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Let $A$ be an $n\times n$ positive integer-valued matrix, that is every entry of $A$ is a a positive integer. Let $\lambda$ be the Perron-Frobenius eigenvalue and $x = (x_1,...,x_n)^T$ the corresponding positive probability eigenvector: $\sum_i x_i =1, \ x_i > 0$. Denote by $H(x)$ the additive subgroup of $\mathbb R$ whose generators are the coordinates of $x, \ H(x) = < x_1,...,x_n >$.

Fix any integer $k \geq 1$ and consider the set of positive integer-valued matrices $\mathcal B_k$ formed by all $n\times n$ matrices $B$ satisfying the following conditions: $\lambda^k$ is the Perron-Frobenius eigenvalue for $B$, and if $By = \lambda^k y,\ \sum_i y_i = 1, y_i >0,$ then $H(y) = H(x)$.

My questions are as follows.

(1) Is there an algorithm describing all matrices from $\mathcal B_k$?

(2) How can one find at least one matrix $B$ in the set $\mathcal B_k$ different from $PA^kP^{-1}$ where $P$ is a permutation matrix?

Comments: (i) The case when $\lambda $ is an integer is not interesting, so that one can assume that $\lambda$ is an algebraic number. (ii) I asked a similar question before but these ones seems formulated in more precise form. (iii) Of course, (2) is simpler than (1), and I actually need a constructive answer to (2).

I'll be glad to see any comments, suggestions, references.

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To avoid a trivial answer to (2), you must ask for a $B$ different from $PA^kP^{-1}$ where $P$ is any permutation matrix. –  Denis Serre Apr 28 '11 at 8:50
    
Thank you, Denis. I'll edit the question. –  SIB Apr 28 '11 at 9:19

2 Answers 2

Here is an example which answers several of your questions. It uses 2 different $7 \times 7$ matrices $A_G$ and $A_H$ whose entries are $0$ and $1$. These zeros are OK for your question because $A_G^4$ and $A_H^4$ are positive matrices (they are adjacency matrices of graphs each with an odd cycle) alt text

Above are two graphs. Their respective adjacency matrices share some but not all eigenvalues. They do have the same largest eigenvalue and share an eigenvector for that eigenvalue.

The characteristic polynomial of the adjacency matrix of $G$ is $$(x+1)^2(x^2-3)(x^3-2x^2-3x+2)$$ while that of $H$ is $$(x-1)(x+1)(x^2+2x-1)(x^3-2x^2-3x+2)$$ The Perron-Frobenius eigenvalue of each comes from the shared cubic whose largest root is $\lambda \approx 2.8136.$ An eignvector for the adjacency matrix (or any other vector in $\mathbb{R}^7$ in this case) can be viewed as a weighting of the vertices of the graph. This is illustrated above where $a=\lambda-1$ and $b=\lambda^2-2\lambda-1$. This particular vector has entries which sum to $\lambda^2+1$. Dividing through by this and simplifying makes the entries $\frac{1}{\lambda^2+1}=\frac{6+\lambda-\lambda^2}{8}$ four times, $\frac{\lambda-1}{\lambda^2+1}=\frac{\lambda-2}{4}$ twice, and $\frac{\lambda^2-2\lambda-1}{\lambda^2+1}=\frac{\lambda^2-2\lambda-2}{2}$ once. Hence $H(x)=\mathbb{Z}[\frac{1}{2},\frac{\lambda}{8},\frac{\lambda^2}{8}].$ So the $\mathcal{B}_k$ for $A_G$ also contains $A_H^k$ as well as all the matrices $A_G^jA_H^{k-j}$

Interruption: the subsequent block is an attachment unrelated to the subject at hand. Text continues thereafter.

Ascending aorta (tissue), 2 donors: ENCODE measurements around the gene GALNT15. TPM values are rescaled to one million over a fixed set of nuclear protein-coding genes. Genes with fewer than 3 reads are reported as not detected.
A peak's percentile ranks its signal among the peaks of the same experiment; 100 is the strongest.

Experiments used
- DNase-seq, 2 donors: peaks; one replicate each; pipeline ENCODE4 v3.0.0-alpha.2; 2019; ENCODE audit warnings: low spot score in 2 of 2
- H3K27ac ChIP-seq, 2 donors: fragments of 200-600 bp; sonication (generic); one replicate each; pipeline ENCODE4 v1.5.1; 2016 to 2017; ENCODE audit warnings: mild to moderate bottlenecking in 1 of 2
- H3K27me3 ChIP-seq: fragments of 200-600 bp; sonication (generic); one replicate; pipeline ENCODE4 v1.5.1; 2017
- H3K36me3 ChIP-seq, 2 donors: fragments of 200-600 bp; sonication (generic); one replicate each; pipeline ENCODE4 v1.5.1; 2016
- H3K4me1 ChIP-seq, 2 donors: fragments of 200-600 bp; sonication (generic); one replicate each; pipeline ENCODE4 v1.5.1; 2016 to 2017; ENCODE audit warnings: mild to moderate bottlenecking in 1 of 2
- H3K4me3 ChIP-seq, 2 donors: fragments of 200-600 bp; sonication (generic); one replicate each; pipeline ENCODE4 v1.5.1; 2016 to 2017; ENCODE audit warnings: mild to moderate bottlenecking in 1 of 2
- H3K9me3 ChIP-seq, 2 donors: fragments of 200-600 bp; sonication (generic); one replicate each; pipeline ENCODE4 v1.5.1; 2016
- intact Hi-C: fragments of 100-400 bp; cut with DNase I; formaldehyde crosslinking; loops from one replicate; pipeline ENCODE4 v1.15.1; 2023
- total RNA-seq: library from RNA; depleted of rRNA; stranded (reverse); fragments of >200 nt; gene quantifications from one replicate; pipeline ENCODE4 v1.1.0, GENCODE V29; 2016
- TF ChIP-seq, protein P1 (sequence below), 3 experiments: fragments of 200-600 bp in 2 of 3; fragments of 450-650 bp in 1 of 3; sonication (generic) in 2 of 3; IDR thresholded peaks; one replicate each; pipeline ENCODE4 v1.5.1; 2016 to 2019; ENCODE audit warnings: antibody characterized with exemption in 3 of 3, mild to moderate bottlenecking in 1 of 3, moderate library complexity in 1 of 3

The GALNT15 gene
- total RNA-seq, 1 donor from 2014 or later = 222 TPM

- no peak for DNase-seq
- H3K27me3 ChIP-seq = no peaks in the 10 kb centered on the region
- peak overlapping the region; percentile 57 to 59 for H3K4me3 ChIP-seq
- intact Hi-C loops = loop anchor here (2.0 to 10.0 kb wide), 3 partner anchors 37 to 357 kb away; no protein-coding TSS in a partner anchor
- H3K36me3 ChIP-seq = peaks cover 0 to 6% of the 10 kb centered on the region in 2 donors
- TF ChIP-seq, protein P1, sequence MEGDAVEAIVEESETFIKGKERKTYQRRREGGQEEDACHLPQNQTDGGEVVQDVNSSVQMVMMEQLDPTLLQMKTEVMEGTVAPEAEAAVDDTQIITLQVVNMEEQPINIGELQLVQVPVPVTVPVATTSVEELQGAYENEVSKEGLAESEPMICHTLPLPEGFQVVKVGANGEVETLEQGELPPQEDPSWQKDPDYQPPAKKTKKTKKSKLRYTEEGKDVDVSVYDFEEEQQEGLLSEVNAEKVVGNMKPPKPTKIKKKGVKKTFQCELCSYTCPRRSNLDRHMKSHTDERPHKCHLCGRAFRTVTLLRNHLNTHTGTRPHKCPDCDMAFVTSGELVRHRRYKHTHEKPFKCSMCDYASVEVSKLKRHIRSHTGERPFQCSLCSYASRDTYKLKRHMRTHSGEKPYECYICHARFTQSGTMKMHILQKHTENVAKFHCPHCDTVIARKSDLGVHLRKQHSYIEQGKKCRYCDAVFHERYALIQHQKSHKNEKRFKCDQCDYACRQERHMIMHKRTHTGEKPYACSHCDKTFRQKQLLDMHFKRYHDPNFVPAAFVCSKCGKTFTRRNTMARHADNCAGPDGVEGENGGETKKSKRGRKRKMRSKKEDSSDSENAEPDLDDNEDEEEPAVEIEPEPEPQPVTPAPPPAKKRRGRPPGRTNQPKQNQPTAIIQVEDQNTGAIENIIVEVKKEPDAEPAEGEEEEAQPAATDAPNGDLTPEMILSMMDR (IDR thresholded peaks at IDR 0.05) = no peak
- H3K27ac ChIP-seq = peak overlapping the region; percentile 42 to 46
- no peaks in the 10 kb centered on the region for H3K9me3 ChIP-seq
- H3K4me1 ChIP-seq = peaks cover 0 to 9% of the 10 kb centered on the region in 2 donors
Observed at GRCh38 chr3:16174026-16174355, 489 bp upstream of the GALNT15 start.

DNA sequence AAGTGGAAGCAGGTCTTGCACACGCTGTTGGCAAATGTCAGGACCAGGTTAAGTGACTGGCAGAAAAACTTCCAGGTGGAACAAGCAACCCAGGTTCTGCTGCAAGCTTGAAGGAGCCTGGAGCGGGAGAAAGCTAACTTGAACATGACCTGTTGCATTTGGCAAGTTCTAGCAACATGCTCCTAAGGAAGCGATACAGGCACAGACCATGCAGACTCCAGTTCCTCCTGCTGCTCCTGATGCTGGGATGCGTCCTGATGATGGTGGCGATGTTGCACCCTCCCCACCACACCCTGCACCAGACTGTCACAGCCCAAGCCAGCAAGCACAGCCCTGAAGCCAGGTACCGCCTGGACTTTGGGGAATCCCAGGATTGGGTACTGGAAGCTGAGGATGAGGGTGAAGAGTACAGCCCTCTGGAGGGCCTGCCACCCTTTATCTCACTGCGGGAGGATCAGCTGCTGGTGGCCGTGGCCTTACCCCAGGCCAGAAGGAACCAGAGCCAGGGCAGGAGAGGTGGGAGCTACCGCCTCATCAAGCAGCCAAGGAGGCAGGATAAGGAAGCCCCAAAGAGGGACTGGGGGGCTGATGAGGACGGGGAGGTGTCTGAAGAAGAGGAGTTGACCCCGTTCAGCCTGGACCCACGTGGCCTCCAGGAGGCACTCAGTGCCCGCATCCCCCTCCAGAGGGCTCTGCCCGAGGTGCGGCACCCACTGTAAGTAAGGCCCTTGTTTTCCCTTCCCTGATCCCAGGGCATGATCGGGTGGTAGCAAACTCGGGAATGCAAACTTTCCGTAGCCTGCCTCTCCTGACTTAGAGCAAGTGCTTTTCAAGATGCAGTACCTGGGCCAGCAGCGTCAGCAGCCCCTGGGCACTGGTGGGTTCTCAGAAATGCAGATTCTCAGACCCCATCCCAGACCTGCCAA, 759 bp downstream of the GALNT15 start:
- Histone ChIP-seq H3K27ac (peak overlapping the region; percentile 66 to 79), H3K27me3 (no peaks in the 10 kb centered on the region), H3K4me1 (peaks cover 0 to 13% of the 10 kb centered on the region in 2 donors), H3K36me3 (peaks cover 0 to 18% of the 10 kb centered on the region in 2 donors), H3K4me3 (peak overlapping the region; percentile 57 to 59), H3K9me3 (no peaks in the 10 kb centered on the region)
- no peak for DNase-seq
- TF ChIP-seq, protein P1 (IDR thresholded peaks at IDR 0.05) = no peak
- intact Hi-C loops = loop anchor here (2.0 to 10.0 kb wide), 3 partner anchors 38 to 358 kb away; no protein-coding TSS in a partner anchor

So I don't see any hope of classifying $\mathcal{B}_k$. I'm sure that there are also examples which don't have the same eigenvector and examples where there is a matrix $M$ with Perron-Frobenius eigenvalue $\lambda^k$ eigenvalue but such that $M$ is not the $k$th power of any matrix with $\lambda$ as an eigenvalue. Here I wanted an example that was small, simple, and did not involve two matrices with exactly the same spectrum.

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Thank you for your answer. All above, I don't understand why $A^k$ is not in $\mathcal B_k$. Clearly, $A^k x = \lambda^k x$, so that $H(x)$ is the same here. I know examples of matrices $B$ whose size is different from that of $A$. Unfortunately, I don't have examples with matrices of the same size. –  SIB Apr 30 '11 at 8:00
    
You are right, I was making a silly mistake. Here $x=y$ so of course $H(x)=H(y).$ I'll fix it. –  Aaron Meyerowitz Apr 30 '11 at 17:58

This question is very closely related to problems in dimension groups (partially ordered abelian groups with various other properties), specifically stationary ones, for which there is a history going back to the early 80s [e.g., by me, Positive matrices and dimension groups affiliated to C*-algebras and topological Markov chains, J of Operator Theory 6 (1981) 55--74].

For example, if $A$ has determinant $\pm 1$, then $H(x)$ is an invariant of shift equivalence (related to conjugacy, but somewhat coarser). More generally (without the determinant condition), one considers $\cup_{n=0}^{\infty} H(x)\lambda^{-n}$, the direct limit group, an invariant of shift equivalence. In particular, examples size two examples (with irreducible characteristic polynomial) exist with the same $H$ values, but aren't shift equivalent. Of course, we can also arrange non-shift equivalence by making sure the spectra are different.

However, it is also true that if $\det A =\pm 1$ and $A$ and $B$ are primitive, and the characteristic polynomials of $A$ and $B$ are equal to each other and irreducible over the integers, then $H_A = H_B$ entails that $A$ is conjugate to $B$. This however, is rather special. Drop the irreducibility of the characteristic polynomial and the result fails, as the example above shows. Drop the determinant condition (keeping irreducibility of the char poly), and the union determines the shift equivalence class, almost the same as conjugacy.

Likely what you are looking for is the connection between ideal class structure of orders in number fields and classification of the matrices.

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